Examining the Responses of Two Ethical Theories to Assisted Suicide
It is currently illegal in Canada to aid or counsel a person to commit suicide. Should the law be changed to allow for assisted suicide of people who are terminally ill and suffering from severe pain that cannot be managed? A case must be made that this form of assisted suicide is in fact ethical. This paper will examine the ethical positions of two theories, Act Utilitarianism and Kant’s theory of Deontology, in regard to this particular type of assisted suicide.
Act Utilitarianism focuses on the consequences of an action, where an action will be deemed right or wrong after analysing the end result. The right action is the one which brings forth the greatest amount of pleasure for the greatest number of people. Act Utilitarianism also looks at every person affected by a specific action, without discrimination, as each individual is weighed equally when considering the rightness or wrongness of an action (Waluchow 53). With the issue of assisted suicide, Act Utilitarianism would then look at all people affected, including the patient, the assister, those close to the patient, and the public’s health system. Act Utilitarianism would argue changing the law regarding assisted suicide if it can be shown that the greater balance of pleasure over displeasure would occur with this action.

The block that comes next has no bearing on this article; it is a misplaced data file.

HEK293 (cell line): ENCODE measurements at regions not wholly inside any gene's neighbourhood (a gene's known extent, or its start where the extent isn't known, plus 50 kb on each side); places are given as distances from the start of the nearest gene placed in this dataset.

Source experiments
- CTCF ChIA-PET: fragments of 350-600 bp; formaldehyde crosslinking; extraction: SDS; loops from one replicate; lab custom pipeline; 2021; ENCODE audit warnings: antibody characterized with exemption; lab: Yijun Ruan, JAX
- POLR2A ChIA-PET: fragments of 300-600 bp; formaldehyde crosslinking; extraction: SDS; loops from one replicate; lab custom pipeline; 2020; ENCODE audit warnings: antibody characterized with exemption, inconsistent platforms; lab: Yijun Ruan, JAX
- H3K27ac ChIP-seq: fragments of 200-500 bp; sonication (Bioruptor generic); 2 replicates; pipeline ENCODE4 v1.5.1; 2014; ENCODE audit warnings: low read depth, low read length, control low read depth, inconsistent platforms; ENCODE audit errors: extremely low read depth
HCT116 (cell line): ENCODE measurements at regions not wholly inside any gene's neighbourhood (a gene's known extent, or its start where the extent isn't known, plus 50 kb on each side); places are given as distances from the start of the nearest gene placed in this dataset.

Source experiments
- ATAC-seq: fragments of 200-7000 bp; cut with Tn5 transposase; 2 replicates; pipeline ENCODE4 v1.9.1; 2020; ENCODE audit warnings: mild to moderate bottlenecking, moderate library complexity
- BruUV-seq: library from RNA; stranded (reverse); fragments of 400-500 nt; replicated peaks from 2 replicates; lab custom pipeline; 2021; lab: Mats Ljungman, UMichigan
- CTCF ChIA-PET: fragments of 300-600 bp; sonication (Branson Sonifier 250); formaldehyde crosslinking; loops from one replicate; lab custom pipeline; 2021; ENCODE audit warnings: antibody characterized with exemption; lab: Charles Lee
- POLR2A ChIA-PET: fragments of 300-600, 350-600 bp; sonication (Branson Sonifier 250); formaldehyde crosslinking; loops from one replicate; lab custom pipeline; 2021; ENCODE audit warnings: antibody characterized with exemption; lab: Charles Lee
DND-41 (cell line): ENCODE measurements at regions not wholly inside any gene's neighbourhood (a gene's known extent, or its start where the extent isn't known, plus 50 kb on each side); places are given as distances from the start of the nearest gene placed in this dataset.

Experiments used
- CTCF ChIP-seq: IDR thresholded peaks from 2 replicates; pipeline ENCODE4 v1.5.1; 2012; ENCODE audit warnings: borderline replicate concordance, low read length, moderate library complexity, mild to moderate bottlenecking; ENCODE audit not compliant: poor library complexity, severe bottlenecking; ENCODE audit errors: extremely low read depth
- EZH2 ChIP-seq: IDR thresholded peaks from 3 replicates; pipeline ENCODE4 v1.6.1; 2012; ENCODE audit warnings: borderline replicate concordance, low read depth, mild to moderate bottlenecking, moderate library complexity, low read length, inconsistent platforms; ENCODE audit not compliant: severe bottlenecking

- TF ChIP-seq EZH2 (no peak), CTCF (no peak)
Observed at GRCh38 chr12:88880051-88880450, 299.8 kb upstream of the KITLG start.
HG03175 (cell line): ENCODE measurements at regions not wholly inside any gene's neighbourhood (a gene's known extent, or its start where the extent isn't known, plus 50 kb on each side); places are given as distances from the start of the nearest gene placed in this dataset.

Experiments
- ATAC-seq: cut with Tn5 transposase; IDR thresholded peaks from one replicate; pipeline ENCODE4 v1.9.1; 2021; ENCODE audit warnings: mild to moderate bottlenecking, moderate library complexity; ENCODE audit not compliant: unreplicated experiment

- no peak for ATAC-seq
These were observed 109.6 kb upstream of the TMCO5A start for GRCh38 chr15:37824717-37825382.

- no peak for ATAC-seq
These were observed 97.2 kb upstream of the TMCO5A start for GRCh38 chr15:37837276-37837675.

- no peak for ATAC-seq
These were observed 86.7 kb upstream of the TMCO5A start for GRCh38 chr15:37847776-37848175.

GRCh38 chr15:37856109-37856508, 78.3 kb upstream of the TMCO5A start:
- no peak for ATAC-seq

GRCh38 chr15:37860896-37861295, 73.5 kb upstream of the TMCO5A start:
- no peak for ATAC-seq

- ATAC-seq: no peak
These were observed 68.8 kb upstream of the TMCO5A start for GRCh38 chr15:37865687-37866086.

In Kant’s Deontology theory, morality is not consequential, so actions are based on the intention of the person and not on the consequences that derive from the behaviour. It is the intent of an action, and not its effect, that determines if the act is ethical. Kant believed the basis of morality was reason and reason is guided by the Categorical Imperative which has us test our actions (Waluchow 174). Our
choosing of an action must live up to a universal duty, wherein a person uses reason to act, and must acknowledge that every other person in that situation would act on that reason as...